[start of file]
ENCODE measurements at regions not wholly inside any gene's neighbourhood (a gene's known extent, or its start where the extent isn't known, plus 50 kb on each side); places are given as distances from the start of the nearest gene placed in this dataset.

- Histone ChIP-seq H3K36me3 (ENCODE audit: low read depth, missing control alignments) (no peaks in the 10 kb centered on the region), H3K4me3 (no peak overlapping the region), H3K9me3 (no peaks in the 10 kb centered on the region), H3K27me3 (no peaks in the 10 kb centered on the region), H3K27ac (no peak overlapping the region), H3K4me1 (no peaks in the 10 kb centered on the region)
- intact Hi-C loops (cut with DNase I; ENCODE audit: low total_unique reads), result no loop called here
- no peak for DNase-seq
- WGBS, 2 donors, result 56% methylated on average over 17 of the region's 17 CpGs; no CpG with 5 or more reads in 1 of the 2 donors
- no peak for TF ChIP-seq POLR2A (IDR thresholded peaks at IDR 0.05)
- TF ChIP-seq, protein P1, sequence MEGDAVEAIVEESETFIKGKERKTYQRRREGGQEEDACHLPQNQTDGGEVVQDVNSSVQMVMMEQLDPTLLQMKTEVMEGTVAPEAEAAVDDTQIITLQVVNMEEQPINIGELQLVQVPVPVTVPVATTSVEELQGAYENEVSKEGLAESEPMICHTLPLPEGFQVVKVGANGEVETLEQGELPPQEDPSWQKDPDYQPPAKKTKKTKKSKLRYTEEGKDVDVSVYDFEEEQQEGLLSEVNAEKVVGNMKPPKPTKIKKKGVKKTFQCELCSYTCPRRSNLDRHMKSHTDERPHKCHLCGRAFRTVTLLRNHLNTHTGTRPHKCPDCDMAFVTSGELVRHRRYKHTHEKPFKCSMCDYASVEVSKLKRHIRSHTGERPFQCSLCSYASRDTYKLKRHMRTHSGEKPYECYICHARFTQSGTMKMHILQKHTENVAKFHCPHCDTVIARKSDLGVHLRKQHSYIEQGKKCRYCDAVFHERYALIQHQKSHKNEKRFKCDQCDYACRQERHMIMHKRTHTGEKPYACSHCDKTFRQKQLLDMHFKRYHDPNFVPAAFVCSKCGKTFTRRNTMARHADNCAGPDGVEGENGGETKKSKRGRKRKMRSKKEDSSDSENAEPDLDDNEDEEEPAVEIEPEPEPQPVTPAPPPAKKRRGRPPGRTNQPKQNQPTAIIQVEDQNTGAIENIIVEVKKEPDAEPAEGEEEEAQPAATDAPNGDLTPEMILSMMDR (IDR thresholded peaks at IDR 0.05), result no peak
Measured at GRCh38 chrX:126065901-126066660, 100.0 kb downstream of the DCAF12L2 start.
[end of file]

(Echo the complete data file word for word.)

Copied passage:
ENCODE measurements at regions not wholly inside any gene's neighbourhood (a gene's known extent, or its start where the extent isn't known, plus 50 kb on each side); places are given as distances from the start of the nearest gene placed in this dataset.

- Histone ChIP-seq H3K36me3 (ENCODE audit: low read depth, missing control alignments) (no peaks in the 10 kb centered on the region), H3K4me3 (no peak overlapping the region), H3K9me3 (no peaks in the 10 kb centered on the region), H3K27me3 (no peaks in the 10 kb centered on the region), H3K27ac (no peak overlapping the region), H3K4me1 (no peaks in the 10 kb centered on the region)
- intact Hi-C loops (cut with DNase I; ENCODE audit: low total_unique reads), result no loop called here
- no peak for DNase-seq
- WGBS, 2 donors, result 56% methylated on average over 17 of the region's 17 CpGs; no CpG with 5 or more reads in 1 of the 2 donors
- no peak for TF ChIP-seq POLR2A (IDR thresholded peaks at IDR 0.05)
- TF ChIP-seq, protein P1, sequence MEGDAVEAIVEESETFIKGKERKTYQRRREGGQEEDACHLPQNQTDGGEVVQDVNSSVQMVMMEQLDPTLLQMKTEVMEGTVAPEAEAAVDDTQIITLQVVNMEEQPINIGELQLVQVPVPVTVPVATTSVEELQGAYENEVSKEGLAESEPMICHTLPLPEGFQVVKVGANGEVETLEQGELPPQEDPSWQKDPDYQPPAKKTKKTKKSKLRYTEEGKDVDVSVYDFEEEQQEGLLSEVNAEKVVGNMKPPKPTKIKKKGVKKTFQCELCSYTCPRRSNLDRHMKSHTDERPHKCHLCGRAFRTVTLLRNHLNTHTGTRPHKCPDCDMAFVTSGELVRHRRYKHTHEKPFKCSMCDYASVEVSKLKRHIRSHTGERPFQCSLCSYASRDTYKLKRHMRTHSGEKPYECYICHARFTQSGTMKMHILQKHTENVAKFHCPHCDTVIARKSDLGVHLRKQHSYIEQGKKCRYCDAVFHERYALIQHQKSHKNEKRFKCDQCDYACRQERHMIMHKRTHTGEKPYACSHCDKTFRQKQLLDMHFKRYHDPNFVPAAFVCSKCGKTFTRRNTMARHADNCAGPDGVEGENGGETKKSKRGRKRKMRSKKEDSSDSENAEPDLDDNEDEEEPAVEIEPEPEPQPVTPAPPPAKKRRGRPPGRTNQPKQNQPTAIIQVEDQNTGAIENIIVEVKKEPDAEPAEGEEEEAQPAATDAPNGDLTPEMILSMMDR (IDR thresholded peaks at IDR 0.05), result no peak
Measured at GRCh38 chrX:126065901-126066660, 100.0 kb downstream of the DCAF12L2 start.